Other interesting topics discussed were the various case studies we learned about. However one in particular that related to my sector; education, was One Laptop Per Child. One part I found interesting was how they adopted this strategy and it’s success and challenges. As well, when Wayan Vota came to as a guess speaker and he discussed it he said it wasn’t a very successful project in the end. Seeing such cases where technology was introduced but the success wasn’t as visualized really demonstrates the challenges that await development professionals especially those in the field of ICTs. It was also very interesting to see how big of an effect ICTs have on disaster aid. I definitely think that this is an area that is very influential to overall development challenges.

For my own personal advantage I definitely think learning how to use JOSM, tweeting, and creating weekly blog posts has allowed me to become more ICT efficient. It has also changed my point of view on social media as I now follow more resourceful and influential people on twitter, and I now have created my own blog as well as created a LinkedIn profile as advised by the guest speaker. I believe I now have a more Human centered approach and that ICTs have made a permanent mark on my ideas and perspectives about development.  Nonetheless, although I learned a great amount of new information I wish we had discussed more unsuccessful projects that may help us as future professionals. Learning about the failed attempts to introduce ICTs in the developing world could be very beneficial to individuals like me who seek to create a project in the future. However, overall bringing the right ICT tool to the right population is the principal point I gathered from the lessons.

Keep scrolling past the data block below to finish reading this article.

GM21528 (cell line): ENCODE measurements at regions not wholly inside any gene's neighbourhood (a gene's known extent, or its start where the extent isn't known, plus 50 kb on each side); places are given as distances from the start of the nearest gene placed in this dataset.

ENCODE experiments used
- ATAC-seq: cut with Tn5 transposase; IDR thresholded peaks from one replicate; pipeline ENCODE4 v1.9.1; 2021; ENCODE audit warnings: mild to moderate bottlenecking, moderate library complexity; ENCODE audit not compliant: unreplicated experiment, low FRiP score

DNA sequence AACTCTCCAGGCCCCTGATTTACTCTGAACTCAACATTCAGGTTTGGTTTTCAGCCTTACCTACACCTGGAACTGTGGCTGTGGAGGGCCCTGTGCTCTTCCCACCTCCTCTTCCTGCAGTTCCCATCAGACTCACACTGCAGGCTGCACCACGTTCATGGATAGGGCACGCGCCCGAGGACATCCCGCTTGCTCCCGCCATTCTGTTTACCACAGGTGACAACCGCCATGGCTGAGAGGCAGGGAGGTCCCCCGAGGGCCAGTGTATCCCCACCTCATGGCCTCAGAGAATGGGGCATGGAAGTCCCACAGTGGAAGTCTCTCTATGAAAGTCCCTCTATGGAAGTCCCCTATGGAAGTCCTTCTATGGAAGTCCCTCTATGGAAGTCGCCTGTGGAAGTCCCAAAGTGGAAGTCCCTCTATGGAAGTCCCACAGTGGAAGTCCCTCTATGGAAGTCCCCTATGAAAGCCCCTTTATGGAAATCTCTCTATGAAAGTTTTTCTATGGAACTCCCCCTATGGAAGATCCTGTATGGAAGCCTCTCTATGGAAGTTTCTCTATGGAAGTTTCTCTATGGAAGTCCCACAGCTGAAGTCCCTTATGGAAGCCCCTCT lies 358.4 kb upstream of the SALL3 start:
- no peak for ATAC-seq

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Reflection on ICT4D

Overall, prior to ICT4D I never really thought of technology as an integral aspect to development. In my mind I pictured the merging of the two concepts similar to One Laptop Per Child. I envisioned people giving technology to poverty stricken people who were uneducated about the devices and therefore never used them. In general, I assumed it would simply be a waste of development resources. Like we’ve learned in class this is often the case. However there is another side to the story, a side where technology (if appropriately used and implemented) can drastically help areas of development (i.e. radio in rural/agricultural areas).

Specifically, I enjoyed learning about different sectors. I found the participatory radio campaigns particularly interesting because I had never heard of the concept. Not only is it integrating technology into education but it also deals with capacity building. Both are extremely important in terms of development. When I think of technology I immediately think of the iPhone or other new devices. However using what we would consider “old” technology in a smarter way can be more innovative than the newest gadget. If a community does not have a need for a device, the device is useless no matter how high-tech it is.